Brazil: Music and Politics

How to party when there is a climate of sadness? It was with this question in mind that I arrived at the festivities of Brazil Day, in London, on the 10th of September. What were we really celebrating in a moment when basic rights are been taken away from Brazilians by an illegitimate government? When crooks have taken over power through a fraudulent impeachment of a democratically elected president?

I felt my trepidation was justified as soon as I arrived in Trafalgar Square. In contrast with last year’s event, the atmosphere was not as laid-back. The whole area was surrounded by metal barriers and we had our bags searched before allowed in. There where security guards everywhere.
Brazil Day entrance of Guest Area
Setting the tone of those who are now in charge, this year’s Brazil Day in London had a “Guest Area” a stiff and intimidating bouncer at its entrance. It was assembled as a posh theatre boot in the highest part of the square. From below, we could have a glimpse of the champagne glasses. That was very different from the approachable Embassy’s marquee we had last year, where anyone and everyone could just pop in and chat with the staff. The party was for all, but not everyone felt invited in the same way. After years of observing a steady progress towards a more egalitarian country, it was upsetting watching the return of elitist practices.
Stage at Brazil Day 2016 London, Trafalgar Swuare
The schedule was still very good, but the artists seemed constrained. Were they on the stage waiting for the audience to say something? Or were we all there waiting for them to say something? I was informed by someone in the inside that the performers had to sign a contract with a clause prohibiting anything “political”. But how can anyone forbid a Brazilian musician from making a political statement when Brazilian music is all about politics? For a start, Samba, which is very much part of Brazilian identity,  is characterised by a style that defies rules through spontaneous melodies and cheeky, playful lyrics flowing through an upbeat attitude towards life’s hardships to pure political satire. As a reminder of the centenary of the first ever recorded Samba, DJ Limao played “Pelo Telefone” (Through The Telephone”) – a piece with lyrics that pokes fun of authorities suppressing gambling in the early century.
Forro Dancers
Brazil Day 2016 started with plenty of Forró, a genre from the Northeast of Brazil,  with Zeu Azevedo.  The accordionist, singer and songwriter has become one of the foremost exponents of the style outside Brazil.  The style is often looked down by those who see themselves above everything that is enjoyed by impoverished communities. One of the versions about the origin of the term gives credit to the English Railway Engineers of the Great Western Railway of Brazil in Recife. During the weekends they would throw events that were either for the Railway Personnel only or “For All”. As the term “For All” was passed from mouth to mouth, it became Forró. While dancers spin around graciously on the stage, against a background of a overcasted sky, people in the audience danced spontaneously, not caring a bit about the rain.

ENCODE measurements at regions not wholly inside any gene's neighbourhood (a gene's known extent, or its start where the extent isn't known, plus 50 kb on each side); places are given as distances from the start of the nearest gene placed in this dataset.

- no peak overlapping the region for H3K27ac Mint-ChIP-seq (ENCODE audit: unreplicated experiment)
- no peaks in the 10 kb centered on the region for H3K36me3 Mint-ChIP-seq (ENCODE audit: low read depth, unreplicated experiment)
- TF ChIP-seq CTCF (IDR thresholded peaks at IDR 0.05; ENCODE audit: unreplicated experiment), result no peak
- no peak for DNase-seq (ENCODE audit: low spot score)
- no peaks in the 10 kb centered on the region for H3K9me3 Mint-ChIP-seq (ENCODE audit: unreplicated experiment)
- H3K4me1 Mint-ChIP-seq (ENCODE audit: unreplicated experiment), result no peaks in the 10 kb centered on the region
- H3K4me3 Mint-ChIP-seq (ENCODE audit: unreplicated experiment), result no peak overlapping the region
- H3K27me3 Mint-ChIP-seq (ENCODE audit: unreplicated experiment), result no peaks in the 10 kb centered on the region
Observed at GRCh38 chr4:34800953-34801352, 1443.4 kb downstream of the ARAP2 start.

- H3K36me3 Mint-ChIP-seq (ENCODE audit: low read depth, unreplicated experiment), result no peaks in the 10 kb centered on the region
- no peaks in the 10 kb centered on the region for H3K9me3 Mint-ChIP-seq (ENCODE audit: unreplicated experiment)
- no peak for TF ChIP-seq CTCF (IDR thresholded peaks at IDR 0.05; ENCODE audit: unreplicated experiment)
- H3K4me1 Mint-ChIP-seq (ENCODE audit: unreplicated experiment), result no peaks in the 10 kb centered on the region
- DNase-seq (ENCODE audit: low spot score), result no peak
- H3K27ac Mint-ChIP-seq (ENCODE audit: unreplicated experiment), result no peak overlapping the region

Audience enjoying ForroZeus Azevedo
In a climate of political resistance,  we couldn’t have a better choice than Capoeira. This martial art was developed by West Africans who were slaved and taken to Brazil. During their captivity, they disguised their practice with acrobatic movements that appeared to be a dance. This disguise was aimed at avoiding suspicion from the slave masters. Their aim was to equip themselves with skills that would help with fleeing and resisting any attempts of recapturing them. In 2014, Capoeira was granted the UNESCO’s special status of “Intangible Cultural Heritage”.
The singer and composer Aloisio Menezes, one of the most prominent promoters of Black Consciousness in Brazil, joined the stage with his strong voice and a varied repertoire that included songs from the Candomblé, the Afro-Brazilian religion that is, once more, suffering persecution from the Christian fundamentalists who have embedded in the government to force the approval of regressive legislation.
Aloisio Menezes
Towards the end of his performance, Aloisio paid homage to Gilberto Gil, who was recovering in hospital, by singing “Andar com Fé” (Walking in Faith) . Gil, the Tropicalia musician and activist who was persecuted for opposing the Military Dictatorship from 1964-1984, was again being attacked by right-wing campaigners for opposing the impeachment and the formation of an unelected government. As Aloisio started singing the first verses of the song, the audience joined him enthusiastically.
Fora Temer
It wasn’t until the singer Tulipa entered the stage that the protests against the coup in Brazil started. “Fora Temer” (Get out Temer) – they shouted from the middle of the audience with banners and cards. A security guard approached the protesters and they argued for a while. According to the “Democracy for Brazil” and “Arts for Democracy”, they were thrown out from the event and some of their banners were confiscated. The group continued with the protests outside the area. The feeling was the one of the return of the darker days of censorship and political repression.

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